Rule Change Creates New Gift Reporting Strategies

Proper documentation of gifts can lead to simplification and savings down the road.

New rules limit the ability of the IRS to revalue prior gifts once the statute of limitations has expired. To insure this protection, however, taxpayers must comply with “adequate disclosure” requirements, which may call for a new approach to gift tax reporting.

Background

A program of lifetime giving is an important component of a sound estate plan. By making the most of the annual gift tax exclusion (currently $11,000 per recipient; $22,000 for gifts “split” by a married couple), one can transfer a significant amount of wealth tax-free.

And any future appreciation in the value of the transferred property is removed from the donor’s estate. To protect these tax benefits, it’s important to substantiate the value of gifts with a contemporaneous appraisal, particularly for gifts of interests in a closely held business.

The statute of limitations for an IRS challenge to a gift tax valuation is generally three years. Under prior law, however, the IRS was able to do an end run around the limitations period.

Here’s how: Estate tax liability is determined by computing the tax on the sum of the taxable estate and all prior taxable gifts, and then subtracting any gift tax paid previously. Gift tax is computed in much the same way: The tax is applied to all gifts made in the current year and prior years, and this figure s reduced by previous gift tax payments.

Under this system, even if the IRS was barred by the statute of limitations from challenging a prior gift tax valuation, it could still revalue the gift in determining gift or estate tax in a later year.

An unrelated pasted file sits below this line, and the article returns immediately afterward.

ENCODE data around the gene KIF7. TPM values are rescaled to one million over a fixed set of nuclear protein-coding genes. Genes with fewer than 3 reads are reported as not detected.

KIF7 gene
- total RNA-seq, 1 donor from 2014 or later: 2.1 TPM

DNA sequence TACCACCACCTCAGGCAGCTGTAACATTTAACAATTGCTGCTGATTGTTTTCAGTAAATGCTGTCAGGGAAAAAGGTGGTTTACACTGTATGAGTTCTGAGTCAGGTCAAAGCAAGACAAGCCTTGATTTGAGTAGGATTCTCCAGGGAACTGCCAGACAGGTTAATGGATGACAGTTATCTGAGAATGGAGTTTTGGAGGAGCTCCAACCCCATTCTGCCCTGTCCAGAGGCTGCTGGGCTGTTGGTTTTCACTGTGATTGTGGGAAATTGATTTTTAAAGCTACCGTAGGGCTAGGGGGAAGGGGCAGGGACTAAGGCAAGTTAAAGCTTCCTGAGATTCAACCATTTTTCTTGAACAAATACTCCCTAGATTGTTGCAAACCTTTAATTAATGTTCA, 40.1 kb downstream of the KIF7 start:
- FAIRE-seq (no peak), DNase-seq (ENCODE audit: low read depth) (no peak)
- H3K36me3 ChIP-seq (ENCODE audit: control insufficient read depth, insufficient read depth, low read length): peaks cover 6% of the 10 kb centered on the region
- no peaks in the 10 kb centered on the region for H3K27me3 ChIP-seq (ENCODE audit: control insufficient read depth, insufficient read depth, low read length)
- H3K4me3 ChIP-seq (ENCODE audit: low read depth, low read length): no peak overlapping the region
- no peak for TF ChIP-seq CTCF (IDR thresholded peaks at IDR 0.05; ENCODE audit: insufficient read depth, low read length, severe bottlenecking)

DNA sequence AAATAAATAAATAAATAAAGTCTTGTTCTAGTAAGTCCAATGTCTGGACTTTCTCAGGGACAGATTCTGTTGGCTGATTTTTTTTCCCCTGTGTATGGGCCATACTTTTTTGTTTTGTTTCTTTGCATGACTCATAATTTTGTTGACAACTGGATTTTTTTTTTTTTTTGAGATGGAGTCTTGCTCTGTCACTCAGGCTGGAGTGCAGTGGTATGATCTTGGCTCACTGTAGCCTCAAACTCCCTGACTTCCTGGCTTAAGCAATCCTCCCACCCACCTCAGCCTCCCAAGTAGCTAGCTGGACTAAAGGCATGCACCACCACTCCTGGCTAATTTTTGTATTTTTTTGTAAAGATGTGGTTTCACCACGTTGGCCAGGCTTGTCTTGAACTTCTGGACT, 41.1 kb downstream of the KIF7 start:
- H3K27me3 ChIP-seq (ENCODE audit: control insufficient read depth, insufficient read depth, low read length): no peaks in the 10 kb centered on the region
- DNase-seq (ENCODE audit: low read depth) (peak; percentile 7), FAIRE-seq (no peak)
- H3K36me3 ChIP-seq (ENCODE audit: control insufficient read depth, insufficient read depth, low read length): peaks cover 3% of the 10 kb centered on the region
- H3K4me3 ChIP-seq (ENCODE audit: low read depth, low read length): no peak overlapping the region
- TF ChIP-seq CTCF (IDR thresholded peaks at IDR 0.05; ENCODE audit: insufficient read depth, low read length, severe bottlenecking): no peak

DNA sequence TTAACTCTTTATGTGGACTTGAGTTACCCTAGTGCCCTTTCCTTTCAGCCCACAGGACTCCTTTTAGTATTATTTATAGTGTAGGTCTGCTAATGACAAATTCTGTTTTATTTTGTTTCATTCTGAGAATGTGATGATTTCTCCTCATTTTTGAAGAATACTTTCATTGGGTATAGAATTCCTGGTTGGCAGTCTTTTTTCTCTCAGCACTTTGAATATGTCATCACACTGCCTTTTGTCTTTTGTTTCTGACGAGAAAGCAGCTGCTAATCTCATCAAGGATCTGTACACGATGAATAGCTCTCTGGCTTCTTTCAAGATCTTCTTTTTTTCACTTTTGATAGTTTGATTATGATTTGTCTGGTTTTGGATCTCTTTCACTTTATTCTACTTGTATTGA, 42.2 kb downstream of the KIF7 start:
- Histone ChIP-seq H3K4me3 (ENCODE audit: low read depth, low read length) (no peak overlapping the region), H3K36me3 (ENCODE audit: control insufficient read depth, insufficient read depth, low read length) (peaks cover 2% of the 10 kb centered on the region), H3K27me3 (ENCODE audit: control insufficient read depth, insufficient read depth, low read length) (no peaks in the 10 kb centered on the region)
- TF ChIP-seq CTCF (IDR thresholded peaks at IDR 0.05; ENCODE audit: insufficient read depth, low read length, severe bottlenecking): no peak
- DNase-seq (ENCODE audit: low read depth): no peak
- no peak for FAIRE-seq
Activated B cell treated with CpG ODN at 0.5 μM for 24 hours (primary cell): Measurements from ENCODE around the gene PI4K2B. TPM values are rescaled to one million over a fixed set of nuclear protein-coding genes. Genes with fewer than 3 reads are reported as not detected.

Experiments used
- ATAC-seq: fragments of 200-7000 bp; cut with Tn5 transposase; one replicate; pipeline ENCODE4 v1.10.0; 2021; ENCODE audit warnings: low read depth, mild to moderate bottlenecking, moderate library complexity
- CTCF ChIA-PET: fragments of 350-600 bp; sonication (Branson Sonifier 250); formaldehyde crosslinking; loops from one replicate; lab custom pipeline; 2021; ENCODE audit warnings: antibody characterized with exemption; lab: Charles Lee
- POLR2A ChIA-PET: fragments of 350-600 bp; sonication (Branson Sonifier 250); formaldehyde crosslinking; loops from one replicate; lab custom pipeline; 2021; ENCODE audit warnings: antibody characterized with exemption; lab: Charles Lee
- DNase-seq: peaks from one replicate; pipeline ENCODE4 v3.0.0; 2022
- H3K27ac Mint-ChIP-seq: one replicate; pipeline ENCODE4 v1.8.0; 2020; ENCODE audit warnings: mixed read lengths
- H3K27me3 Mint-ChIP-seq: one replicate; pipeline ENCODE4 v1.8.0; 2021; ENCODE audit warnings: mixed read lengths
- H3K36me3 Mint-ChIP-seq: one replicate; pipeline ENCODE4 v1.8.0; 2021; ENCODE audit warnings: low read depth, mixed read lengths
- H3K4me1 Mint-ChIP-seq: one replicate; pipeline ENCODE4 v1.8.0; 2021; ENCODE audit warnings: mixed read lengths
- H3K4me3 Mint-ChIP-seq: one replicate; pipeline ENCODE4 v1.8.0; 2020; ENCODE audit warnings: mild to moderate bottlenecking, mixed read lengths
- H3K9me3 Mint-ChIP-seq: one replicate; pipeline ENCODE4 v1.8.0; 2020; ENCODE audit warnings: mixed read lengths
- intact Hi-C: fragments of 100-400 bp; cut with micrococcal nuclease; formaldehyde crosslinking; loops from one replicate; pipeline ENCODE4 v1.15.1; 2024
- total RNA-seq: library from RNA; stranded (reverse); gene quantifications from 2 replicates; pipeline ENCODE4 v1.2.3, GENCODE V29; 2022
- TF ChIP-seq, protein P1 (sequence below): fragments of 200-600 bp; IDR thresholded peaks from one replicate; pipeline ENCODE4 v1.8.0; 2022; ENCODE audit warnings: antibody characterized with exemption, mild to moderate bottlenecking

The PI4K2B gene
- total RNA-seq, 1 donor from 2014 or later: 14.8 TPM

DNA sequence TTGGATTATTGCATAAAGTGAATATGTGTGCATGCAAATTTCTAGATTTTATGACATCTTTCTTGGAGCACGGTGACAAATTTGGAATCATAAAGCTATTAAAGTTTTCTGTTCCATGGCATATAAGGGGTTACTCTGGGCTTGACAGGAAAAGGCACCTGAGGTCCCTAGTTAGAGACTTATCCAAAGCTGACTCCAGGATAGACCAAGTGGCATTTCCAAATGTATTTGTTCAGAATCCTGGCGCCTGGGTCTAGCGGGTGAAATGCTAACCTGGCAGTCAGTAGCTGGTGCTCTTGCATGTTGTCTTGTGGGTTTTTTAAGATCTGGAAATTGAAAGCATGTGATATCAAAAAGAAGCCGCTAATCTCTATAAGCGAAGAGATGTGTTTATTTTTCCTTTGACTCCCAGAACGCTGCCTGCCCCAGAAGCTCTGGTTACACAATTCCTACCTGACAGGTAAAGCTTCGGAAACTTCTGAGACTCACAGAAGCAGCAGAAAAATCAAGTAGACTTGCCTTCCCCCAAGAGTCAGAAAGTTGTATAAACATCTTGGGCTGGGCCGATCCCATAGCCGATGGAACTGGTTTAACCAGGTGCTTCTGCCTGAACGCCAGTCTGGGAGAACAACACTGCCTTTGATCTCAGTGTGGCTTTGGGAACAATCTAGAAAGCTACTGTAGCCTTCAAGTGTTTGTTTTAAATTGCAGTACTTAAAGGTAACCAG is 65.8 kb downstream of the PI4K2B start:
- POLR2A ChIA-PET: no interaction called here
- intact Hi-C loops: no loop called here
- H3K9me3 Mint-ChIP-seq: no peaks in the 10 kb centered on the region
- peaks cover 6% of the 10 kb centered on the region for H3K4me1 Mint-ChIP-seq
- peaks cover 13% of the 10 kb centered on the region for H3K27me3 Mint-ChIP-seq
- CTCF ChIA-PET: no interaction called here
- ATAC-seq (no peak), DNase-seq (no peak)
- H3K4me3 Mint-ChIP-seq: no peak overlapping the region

New Law

Effective for gifts made after August 5, 1997, the Taxpayer Relief Act of 1997 prohibits the IRS from revaluing a gift after the limitations period has expired, provided the gift was adequately disclosed on a gift tax return. Recently proposed regulations outline the requirements for adequate disclosure. In general, the gift tax return must contain details on the:

New Strategies

To protect gift tax valuations from an IRS challenge after the statute of limitations expires, it’s important to take measures to ensure that the gift is adequately disclosed. Gift tax returns should be prepared carefully to comply with the regulations and, if appropriate, should be accompanied by a fully documented, professional appraisal.

In some cases, it may make sense to report a gift even when a gift tax return isn’t required. For example, a gift tax return isn’t ordinarily required for a gift valued at less than the annual exclusion amount. But if the gift isn’t adequately disclosed, there’s nothing to prevent the IRS from revaluing it at a higher amount years later.

Taxpayers might also consider reporting certain transactions that they don’t even consider to be gifts. That way, if the IRS claims, more than three years later, that the transfer was a taxable gift after all, the original valuation can be preserved.